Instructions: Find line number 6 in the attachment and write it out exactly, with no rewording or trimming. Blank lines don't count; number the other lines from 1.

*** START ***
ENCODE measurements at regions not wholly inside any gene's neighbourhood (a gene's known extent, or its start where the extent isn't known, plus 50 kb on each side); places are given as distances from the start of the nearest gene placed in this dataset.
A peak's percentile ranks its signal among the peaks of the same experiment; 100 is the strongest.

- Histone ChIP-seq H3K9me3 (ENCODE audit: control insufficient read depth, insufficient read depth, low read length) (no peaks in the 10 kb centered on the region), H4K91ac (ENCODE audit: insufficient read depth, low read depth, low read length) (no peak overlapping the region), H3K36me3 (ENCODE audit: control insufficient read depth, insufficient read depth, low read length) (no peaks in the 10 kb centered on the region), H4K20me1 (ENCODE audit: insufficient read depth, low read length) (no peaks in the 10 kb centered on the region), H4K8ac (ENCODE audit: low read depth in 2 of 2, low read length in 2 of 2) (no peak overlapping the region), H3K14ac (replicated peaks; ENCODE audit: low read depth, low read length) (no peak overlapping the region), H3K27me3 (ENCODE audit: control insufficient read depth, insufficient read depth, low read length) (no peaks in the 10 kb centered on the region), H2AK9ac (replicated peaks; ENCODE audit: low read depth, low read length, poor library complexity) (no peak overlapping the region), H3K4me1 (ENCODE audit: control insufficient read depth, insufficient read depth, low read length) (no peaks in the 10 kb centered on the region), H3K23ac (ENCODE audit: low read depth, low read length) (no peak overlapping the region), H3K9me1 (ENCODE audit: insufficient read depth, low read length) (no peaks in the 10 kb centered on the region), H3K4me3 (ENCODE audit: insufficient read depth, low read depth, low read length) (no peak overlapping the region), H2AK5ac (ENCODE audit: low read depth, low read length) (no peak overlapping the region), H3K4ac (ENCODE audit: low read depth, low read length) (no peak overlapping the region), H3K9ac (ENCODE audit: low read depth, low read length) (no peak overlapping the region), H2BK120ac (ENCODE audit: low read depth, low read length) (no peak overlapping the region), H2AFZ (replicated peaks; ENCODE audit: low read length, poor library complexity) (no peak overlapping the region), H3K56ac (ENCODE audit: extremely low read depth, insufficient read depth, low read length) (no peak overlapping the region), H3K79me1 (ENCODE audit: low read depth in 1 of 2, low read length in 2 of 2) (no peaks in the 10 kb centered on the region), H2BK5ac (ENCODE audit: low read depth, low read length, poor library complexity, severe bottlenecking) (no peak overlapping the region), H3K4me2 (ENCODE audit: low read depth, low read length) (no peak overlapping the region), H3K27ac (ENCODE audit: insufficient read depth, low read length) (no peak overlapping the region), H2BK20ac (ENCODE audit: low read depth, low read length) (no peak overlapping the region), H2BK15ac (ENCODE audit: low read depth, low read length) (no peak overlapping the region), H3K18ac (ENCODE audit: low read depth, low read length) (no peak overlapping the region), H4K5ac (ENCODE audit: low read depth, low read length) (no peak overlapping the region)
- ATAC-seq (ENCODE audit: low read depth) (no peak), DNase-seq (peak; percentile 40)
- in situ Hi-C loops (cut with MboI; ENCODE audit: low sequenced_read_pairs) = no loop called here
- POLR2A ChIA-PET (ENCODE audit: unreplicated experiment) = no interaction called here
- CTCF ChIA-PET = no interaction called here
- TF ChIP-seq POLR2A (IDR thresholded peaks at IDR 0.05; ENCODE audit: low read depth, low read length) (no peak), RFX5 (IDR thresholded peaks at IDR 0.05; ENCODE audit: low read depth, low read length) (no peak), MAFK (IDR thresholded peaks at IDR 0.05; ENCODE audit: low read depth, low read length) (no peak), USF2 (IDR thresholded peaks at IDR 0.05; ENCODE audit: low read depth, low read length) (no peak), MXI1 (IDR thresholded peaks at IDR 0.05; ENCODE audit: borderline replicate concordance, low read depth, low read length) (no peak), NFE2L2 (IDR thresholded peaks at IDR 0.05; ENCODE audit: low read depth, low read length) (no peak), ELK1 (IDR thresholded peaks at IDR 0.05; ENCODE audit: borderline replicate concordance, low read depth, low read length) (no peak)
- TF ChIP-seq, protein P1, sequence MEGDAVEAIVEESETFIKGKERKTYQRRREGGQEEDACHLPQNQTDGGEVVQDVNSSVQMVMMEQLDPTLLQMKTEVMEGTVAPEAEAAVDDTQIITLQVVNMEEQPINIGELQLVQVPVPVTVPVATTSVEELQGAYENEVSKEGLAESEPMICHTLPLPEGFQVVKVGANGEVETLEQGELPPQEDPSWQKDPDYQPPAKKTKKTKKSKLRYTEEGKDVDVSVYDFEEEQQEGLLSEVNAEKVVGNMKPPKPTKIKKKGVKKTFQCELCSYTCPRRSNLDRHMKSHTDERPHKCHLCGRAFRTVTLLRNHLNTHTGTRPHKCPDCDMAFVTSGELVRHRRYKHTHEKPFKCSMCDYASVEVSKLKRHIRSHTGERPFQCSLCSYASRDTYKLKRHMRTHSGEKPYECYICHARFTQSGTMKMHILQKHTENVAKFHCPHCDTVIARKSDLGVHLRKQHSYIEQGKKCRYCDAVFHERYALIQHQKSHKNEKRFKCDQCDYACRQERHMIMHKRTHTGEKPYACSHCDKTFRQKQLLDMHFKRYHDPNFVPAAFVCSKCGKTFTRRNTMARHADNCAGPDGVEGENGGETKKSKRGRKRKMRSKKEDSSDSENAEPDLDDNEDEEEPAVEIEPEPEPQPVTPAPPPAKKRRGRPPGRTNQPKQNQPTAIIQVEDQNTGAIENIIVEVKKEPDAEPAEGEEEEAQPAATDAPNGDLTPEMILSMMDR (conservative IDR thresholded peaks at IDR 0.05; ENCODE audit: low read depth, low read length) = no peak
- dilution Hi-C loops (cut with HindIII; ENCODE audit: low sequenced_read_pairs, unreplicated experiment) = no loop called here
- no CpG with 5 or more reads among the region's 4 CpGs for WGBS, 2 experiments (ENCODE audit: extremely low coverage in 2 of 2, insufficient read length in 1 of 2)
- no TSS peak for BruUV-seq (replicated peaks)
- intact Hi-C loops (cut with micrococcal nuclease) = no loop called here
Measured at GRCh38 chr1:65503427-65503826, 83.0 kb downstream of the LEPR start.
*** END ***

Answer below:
- POLR2A ChIA-PET (ENCODE audit: unreplicated experiment) = no interaction called here